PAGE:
Stock pickers are generally looking for stocks that will outperform the broader market. And in our experience, buying the right stocks can give your wealth a significant boost. For example, the Cass Information Systems, Inc. (NASDAQ:CASS) share price is up 63% in the last 5 years, clearly besting the market return of around 45% (ignoring dividends). However, more recent returns haven't been as impressive as that, with the stock returning just 8.7% in the last year , including dividends .
To paraphrase Benjamin Graham: Over the short term the market is a voting machine, but over the long term it's a weighing machine. By comparing earnings per share (EPS) and share price changes over time, we can get a feel for how investor attitudes to a company have morphed over time.
Over half a decade, Cass Information Systems managed to grow its earnings per share at 6.7% a year. This EPS growth is lower than the 10% average annual increase in the share price. So it's fair to assume the market has a higher opinion of the business than it did five years ago. That's not necessarily surprising considering the five-year track record of earnings growth.
You can see below how EPS has changed over time (discover the exact values by clicking on the image).
Before buying or selling a stock, we always recommend a close examination of historic growth trends, available here..
What About Dividends?
As well as measuring the share price return, investors should also consider the total shareholder return (TSR). The TSR incorporates the value of any spin-offs or discounted capital raisings, along with any dividends, based on the assumption that the dividends are reinvested. So for companies that pay a generous dividend, the TSR is often a lot higher than the share price return. As it happens, Cass Information Systems's TSR for the last 5 years was 78%, which exceeds the share price return mentioned earlier. And there's no prize for guessing that the dividend payments largely explain the divergence!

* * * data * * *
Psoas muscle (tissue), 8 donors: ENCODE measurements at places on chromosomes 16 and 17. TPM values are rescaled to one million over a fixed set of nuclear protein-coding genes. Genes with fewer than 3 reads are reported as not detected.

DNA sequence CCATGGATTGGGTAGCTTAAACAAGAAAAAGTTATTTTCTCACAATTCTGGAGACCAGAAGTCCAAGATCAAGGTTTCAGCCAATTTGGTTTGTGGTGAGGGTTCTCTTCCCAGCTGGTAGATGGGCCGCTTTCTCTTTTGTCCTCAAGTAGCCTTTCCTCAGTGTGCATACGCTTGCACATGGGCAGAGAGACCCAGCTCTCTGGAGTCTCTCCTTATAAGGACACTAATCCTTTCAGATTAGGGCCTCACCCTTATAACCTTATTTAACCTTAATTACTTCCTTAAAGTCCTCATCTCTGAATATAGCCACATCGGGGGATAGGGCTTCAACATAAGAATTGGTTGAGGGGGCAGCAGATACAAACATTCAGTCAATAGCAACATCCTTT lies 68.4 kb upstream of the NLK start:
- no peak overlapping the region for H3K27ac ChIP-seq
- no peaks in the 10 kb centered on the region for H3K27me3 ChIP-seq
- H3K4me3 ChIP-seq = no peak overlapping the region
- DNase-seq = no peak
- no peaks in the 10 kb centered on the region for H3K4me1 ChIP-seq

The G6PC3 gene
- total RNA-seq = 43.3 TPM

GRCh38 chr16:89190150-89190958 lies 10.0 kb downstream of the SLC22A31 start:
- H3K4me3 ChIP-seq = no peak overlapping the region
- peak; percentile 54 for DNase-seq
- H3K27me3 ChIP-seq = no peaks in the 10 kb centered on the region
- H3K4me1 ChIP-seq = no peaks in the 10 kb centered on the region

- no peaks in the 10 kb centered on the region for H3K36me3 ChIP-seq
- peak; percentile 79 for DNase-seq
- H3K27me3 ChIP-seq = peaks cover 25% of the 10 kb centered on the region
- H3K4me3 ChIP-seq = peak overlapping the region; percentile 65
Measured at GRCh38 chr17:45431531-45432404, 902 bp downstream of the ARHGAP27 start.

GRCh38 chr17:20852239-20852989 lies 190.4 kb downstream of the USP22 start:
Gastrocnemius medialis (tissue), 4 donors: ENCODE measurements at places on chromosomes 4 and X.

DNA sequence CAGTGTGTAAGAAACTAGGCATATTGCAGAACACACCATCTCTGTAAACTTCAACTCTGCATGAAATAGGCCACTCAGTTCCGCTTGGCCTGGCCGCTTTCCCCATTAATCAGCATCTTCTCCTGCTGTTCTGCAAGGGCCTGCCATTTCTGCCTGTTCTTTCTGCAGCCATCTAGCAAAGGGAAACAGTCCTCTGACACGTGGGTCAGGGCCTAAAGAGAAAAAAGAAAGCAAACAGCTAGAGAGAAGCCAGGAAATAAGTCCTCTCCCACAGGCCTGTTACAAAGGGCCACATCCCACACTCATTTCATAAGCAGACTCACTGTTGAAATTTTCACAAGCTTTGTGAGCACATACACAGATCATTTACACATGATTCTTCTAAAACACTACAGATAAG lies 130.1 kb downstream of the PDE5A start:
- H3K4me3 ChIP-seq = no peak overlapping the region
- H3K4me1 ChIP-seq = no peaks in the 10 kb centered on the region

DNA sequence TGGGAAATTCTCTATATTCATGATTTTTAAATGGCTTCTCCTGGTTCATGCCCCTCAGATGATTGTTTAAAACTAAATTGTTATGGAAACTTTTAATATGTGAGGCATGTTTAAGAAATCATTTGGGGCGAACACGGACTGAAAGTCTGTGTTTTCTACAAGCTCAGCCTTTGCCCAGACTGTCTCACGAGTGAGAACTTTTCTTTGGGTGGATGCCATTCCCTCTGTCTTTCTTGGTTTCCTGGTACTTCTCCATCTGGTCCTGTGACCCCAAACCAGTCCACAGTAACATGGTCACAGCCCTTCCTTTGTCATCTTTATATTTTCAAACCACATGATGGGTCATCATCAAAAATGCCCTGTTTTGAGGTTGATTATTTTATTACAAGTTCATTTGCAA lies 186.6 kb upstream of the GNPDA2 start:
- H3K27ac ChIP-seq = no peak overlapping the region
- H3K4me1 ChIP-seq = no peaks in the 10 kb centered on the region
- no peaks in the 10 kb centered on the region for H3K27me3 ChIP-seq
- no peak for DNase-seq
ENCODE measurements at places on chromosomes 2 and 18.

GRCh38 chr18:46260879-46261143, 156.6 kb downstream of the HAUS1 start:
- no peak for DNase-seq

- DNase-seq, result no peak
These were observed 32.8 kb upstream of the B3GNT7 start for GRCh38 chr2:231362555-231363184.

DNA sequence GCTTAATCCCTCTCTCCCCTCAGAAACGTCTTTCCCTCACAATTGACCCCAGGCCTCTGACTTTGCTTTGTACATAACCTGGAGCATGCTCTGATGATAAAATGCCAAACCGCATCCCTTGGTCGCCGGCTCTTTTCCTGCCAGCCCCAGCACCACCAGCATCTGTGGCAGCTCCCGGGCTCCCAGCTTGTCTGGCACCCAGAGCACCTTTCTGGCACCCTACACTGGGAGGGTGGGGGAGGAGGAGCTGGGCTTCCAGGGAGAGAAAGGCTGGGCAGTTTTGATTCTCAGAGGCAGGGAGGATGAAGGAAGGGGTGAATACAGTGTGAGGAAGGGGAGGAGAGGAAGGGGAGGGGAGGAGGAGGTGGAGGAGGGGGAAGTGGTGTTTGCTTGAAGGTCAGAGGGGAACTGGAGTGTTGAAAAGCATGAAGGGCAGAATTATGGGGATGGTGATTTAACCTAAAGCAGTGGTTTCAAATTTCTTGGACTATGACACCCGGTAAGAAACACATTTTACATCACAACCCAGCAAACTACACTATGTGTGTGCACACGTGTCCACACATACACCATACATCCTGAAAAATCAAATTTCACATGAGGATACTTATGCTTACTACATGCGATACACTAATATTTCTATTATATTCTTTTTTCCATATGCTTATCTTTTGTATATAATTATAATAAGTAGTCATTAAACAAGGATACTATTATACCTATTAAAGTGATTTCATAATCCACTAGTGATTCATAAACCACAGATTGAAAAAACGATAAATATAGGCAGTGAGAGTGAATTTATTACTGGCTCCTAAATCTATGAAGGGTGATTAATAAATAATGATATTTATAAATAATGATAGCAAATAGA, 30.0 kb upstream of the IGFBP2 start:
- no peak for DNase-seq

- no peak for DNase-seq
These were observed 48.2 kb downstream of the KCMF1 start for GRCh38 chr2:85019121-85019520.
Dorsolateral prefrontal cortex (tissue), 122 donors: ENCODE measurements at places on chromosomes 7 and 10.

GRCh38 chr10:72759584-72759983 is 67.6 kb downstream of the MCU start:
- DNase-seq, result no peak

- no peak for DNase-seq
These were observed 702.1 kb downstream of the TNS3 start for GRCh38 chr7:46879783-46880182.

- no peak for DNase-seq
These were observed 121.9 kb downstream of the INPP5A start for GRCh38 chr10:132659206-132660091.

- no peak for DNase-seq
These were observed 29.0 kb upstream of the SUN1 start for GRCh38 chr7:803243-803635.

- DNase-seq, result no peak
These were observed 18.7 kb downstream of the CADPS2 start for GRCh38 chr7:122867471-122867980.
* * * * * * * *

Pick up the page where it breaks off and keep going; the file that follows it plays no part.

A Different Perspective
Cass Information Systems shareholders are up 8.7% for the year (even including dividends) . But that return falls short of the market. If we look back over five years, the returns are even better, coming in at 12% per year for five years. It may well be that this is a business worth popping on the watching, given the continuing positive reception, over time, from the market. Most investors take the time to check the data on insider transactions. You can click here to see if insiders have been buying or selling.
For those who like to find winning investments this free list of growing companies with recent insider purchasing, could be just the ticket.
Please note, the market returns quoted in this article reflect the market weighted average returns of stocks that currently trade on US exchanges.
We aim to bring you long-term focused research analysis driven by fundamental data. Note that our analysis may not factor in the latest price-sensitive company announcements or qualitative material.
If you spot an error that warrants correction, please contact the editor at firstname.lastname@example.org. This article by Simply Wall St is general in nature. It does not constitute a recommendation to buy or sell any stock, and does not take account of your objectives, or your financial situation. Simply Wall St has no position in the stocks mentioned. Thank you for reading.